Working with Adjustment Layers in Adobe Photoshop to edit your images can make your design life simpler and more efficient. Here’s why.
Better than “Undo,” and you can change them anytime? No, really — yes. Adjustment Layers aren’t necessarily new, but they’re the kind of super-useful functions that can get overlooked in the shadow of Photoshop’s other strengths, like effects or hip filter actions.
Paired with masking, which we’ll go over, Adjustment Layers give you ways to manipulate images non-destructively. That means you can make drastic changes to an image, save it, close it, come back to it years later, and change it.
Adjustment Layers will change the way you work and make you more efficient, less trepidatious in editing, and better at what you do. It’s all in the power of their non-destructive nature.
Working with Adjustment Layers
Adding New Adjustment Layers
In order to get to know Adjustment Layers, we’ll start simple with an image that contains no layers.
We’ll refer to the Layers window. At the bottom is a row of icons, and in the middle, is a half-shaded circle for Create new fill or adjustment layer. Click that for the list of options.
When you choose an item from the list, you’ll see a new layer appear above the selected layer. This will also open the Properties window, where you’ll make your adjustments. The adjustment layer will come with a layer mask. We’ll get more into this later.
We can freely adjust this Brightness/Contrast adjustment layer without fear of permanently changing the original image — or committing to a style just yet. All without saving alternative versions of the file. This saves a lot of time and file space, as well as reducing versions and confusion.
Stacking Adjustment Layers
We can use multiple adjustment layers stacked on top of one another. For instance, you can adjust Brightness/Contrast in one, adjust Curves in another, and apply a Photo Filter on top of it all.
In addition to grouping adjustment layers to control specific aspects of your image, the order they are stacked in makes a difference in how they behave together. Lighting adjustments on top of color adjustments is a different look than color adjustments on top of lighting adjustments.
This image takes on a different overall look if you simply move the Hue/Saturation adjustment layer below the Curves. It’s a good idea to try changing the order of the adjustment layers to find the results you want.
Using Blend Modes and Opacity
Lastly, to get even more from adjustment layers, you can adjust the Opacity and Blend Modes just like regular layers. These intensify or completely change the way they work.
With the Hue/Saturation layer changed to Multiply, you can see in the top half of the image how the overall saturation becomes much more intense. Drop the Opacity back down, and it reduces that intensity, showing how much control you have over different parameters of each effect.
Controlling Adjustments with Masking
Masks hide or reveal specific areas in an image. Used with an adjustment layer, we can reveal the areas we want to change and hide the areas we don’t want to affect. When you open an adjustment layer, it comes with a mask.
Hiding an Area from Adjustments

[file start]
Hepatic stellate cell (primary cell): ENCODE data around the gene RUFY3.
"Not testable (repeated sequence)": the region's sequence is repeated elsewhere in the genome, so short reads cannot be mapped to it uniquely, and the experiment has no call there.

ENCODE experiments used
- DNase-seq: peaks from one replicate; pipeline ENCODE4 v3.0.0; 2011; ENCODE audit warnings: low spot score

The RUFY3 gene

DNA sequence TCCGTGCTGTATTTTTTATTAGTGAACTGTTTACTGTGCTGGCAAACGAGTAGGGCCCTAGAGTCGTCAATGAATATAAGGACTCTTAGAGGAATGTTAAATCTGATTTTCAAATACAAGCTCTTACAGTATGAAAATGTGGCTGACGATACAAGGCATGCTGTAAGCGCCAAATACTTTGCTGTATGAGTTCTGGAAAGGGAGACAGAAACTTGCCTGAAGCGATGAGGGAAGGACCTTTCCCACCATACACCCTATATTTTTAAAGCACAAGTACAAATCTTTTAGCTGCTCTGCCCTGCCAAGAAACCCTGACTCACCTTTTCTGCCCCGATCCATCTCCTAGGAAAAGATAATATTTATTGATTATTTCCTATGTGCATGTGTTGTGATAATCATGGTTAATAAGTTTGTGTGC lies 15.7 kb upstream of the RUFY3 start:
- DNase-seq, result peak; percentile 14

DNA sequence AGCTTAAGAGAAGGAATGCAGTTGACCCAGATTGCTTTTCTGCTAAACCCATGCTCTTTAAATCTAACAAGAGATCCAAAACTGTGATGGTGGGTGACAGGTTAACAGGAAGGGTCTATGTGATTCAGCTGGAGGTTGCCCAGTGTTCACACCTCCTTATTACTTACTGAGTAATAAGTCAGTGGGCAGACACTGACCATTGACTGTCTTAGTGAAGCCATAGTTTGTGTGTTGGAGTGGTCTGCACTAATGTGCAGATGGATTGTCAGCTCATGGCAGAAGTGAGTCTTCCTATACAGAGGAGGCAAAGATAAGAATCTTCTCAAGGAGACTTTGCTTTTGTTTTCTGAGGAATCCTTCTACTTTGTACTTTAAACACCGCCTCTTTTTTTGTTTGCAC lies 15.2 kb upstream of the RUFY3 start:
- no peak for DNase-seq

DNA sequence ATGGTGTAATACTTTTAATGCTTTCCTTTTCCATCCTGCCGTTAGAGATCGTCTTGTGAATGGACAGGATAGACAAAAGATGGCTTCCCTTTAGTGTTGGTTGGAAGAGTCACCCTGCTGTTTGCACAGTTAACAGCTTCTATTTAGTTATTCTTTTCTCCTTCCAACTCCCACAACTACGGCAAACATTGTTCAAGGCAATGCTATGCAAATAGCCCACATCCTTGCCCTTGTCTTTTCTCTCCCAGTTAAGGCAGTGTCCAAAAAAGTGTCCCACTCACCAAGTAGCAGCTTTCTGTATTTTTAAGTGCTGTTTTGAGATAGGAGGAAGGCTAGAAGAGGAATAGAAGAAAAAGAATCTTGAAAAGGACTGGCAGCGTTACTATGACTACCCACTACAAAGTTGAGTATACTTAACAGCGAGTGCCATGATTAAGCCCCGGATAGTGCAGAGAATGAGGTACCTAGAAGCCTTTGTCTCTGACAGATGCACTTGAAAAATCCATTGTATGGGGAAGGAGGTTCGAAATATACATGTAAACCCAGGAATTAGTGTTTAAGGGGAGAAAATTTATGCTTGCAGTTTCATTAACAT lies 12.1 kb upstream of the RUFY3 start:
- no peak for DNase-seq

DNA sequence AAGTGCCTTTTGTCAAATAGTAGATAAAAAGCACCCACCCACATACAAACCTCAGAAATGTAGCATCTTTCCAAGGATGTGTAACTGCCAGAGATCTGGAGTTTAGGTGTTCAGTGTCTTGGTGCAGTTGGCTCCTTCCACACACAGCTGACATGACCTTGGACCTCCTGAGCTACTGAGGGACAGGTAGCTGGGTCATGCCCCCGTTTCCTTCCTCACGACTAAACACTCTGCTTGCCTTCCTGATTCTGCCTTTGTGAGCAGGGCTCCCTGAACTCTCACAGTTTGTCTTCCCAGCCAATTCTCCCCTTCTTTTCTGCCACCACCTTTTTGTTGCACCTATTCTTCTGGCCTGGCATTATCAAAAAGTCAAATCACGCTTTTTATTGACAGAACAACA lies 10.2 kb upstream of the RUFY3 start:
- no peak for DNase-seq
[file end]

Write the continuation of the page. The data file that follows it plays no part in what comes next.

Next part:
With the brush tool set to the color black, you can simply paint out the area you want to shield from the adjustment.
Select the mask by clicking on the white box in the adjustment layer, first, then make sure black is the foreground color. Use a brush to paint out the area you want to keep the adjustment from affecting.
Showing the Adjustments in an Area with Masking
Conversely, you can fill the mask with black, then paint an area with white to reveal it for adjustment.
This will be especially useful with more complicated files or intricate retouching. Using selective masks to affect, hide, and reveal specific parts of the image, or its layers, is where the true scope of the functionality of adjustment layers . . . reveals . . . itself.
Using Adjustment Layers in Composite Images
In a multi-layer image, you’ll select the layer you want to adjust, then select an adjustment layer for it. The adjustment layer is on top of it, and it controls the adjustments for all the layers underneath.
Now, when you use an image with multiple layers, you’ll have to keep in mind that any adjustment layer will affect the layers below — unless you adjust its mask to include or exclude the other layers.
You can make the adjustment layer like normal, then use a selection method like the brush or pen tool to draw in the adjustment layer mask above the layer you want to isolate. A better way is to make the selection first, so when you hit the adjustment layer button and select the adjustment, it will automatically mask off your selection.
If your layer contains an image already isolated in its layer, and the rest of the canvas is empty, simply hold Command, and click on the layer’s icon. This will make a selection that exactly matches your layer’s pixel information, meaning your selection if perfect. Hit the adjustment layer, and it will be tied only to your image layer.
Notice how the layer of the new green-potted cactus is brought in already isolated. I command-click the layer’s icon, choose Curves from the list, then freely adjust only that layer, seemingly.
As you can see here, if you click the visibility icon for the single cactus layer, the adjustments were actually made to the entire image, but the mask makes sure it only affects the selection we made previously. And the ordering ensures that this stays above the layers below.
With this info, you should be well on your way to safely editing images without fear of saving over previous versions or undoing multiple steps of other processes. Adjustment layers are a retoucher’s best friend. Really, they’re one of the most useful developments Adobe has added to Photoshop.
For more techniques and ways to manipulate imagery, check these out: